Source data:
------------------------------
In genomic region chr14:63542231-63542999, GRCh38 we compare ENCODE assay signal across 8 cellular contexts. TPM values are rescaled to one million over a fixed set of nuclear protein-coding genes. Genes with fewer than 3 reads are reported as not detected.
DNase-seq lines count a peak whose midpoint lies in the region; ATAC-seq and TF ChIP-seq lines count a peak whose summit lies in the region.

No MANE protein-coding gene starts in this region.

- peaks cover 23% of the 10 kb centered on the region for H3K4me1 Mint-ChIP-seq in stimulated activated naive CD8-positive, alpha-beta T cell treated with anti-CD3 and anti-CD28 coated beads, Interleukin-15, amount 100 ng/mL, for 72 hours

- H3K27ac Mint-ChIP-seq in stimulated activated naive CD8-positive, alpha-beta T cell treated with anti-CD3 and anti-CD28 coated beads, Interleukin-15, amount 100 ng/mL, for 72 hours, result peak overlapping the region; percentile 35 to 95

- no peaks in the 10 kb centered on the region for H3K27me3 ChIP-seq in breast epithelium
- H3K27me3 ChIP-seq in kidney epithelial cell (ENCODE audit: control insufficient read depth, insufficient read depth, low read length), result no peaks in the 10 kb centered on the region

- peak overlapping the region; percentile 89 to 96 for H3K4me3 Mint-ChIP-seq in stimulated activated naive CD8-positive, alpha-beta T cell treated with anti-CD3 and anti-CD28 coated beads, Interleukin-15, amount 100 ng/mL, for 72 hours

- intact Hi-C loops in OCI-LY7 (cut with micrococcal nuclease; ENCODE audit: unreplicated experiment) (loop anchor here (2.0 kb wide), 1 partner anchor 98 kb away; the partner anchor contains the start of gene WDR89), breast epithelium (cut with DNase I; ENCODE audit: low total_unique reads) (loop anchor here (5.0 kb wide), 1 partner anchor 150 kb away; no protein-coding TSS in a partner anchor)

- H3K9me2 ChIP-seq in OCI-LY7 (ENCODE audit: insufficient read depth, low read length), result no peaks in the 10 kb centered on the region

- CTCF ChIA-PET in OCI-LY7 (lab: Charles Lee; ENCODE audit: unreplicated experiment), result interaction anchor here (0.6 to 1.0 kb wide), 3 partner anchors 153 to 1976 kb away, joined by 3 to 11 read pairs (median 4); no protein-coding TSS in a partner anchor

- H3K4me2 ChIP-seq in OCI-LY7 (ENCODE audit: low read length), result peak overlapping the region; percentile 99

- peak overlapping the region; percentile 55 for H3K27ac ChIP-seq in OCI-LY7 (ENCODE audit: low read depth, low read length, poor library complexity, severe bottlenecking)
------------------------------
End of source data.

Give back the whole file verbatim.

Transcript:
In genomic region chr14:63542231-63542999, GRCh38 we compare ENCODE assay signal across 8 cellular contexts. TPM values are rescaled to one million over a fixed set of nuclear protein-coding genes. Genes with fewer than 3 reads are reported as not detected.
DNase-seq lines count a peak whose midpoint lies in the region; ATAC-seq and TF ChIP-seq lines count a peak whose summit lies in the region.

No MANE protein-coding gene starts in this region.

- peaks cover 23% of the 10 kb centered on the region for H3K4me1 Mint-ChIP-seq in stimulated activated naive CD8-positive, alpha-beta T cell treated with anti-CD3 and anti-CD28 coated beads, Interleukin-15, amount 100 ng/mL, for 72 hours

- H3K27ac Mint-ChIP-seq in stimulated activated naive CD8-positive, alpha-beta T cell treated with anti-CD3 and anti-CD28 coated beads, Interleukin-15, amount 100 ng/mL, for 72 hours, result peak overlapping the region; percentile 35 to 95

- no peaks in the 10 kb centered on the region for H3K27me3 ChIP-seq in breast epithelium
- H3K27me3 ChIP-seq in kidney epithelial cell (ENCODE audit: control insufficient read depth, insufficient read depth, low read length), result no peaks in the 10 kb centered on the region

- peak overlapping the region; percentile 89 to 96 for H3K4me3 Mint-ChIP-seq in stimulated activated naive CD8-positive, alpha-beta T cell treated with anti-CD3 and anti-CD28 coated beads, Interleukin-15, amount 100 ng/mL, for 72 hours

- intact Hi-C loops in OCI-LY7 (cut with micrococcal nuclease; ENCODE audit: unreplicated experiment) (loop anchor here (2.0 kb wide), 1 partner anchor 98 kb away; the partner anchor contains the start of gene WDR89), breast epithelium (cut with DNase I; ENCODE audit: low total_unique reads) (loop anchor here (5.0 kb wide), 1 partner anchor 150 kb away; no protein-coding TSS in a partner anchor)

- H3K9me2 ChIP-seq in OCI-LY7 (ENCODE audit: insufficient read depth, low read length), result no peaks in the 10 kb centered on the region

- CTCF ChIA-PET in OCI-LY7 (lab: Charles Lee; ENCODE audit: unreplicated experiment), result interaction anchor here (0.6 to 1.0 kb wide), 3 partner anchors 153 to 1976 kb away, joined by 3 to 11 read pairs (median 4); no protein-coding TSS in a partner anchor

- H3K4me2 ChIP-seq in OCI-LY7 (ENCODE audit: low read length), result peak overlapping the region; percentile 99

- peak overlapping the region; percentile 55 for H3K27ac ChIP-seq in OCI-LY7 (ENCODE audit: low read depth, low read length, poor library complexity, severe bottlenecking)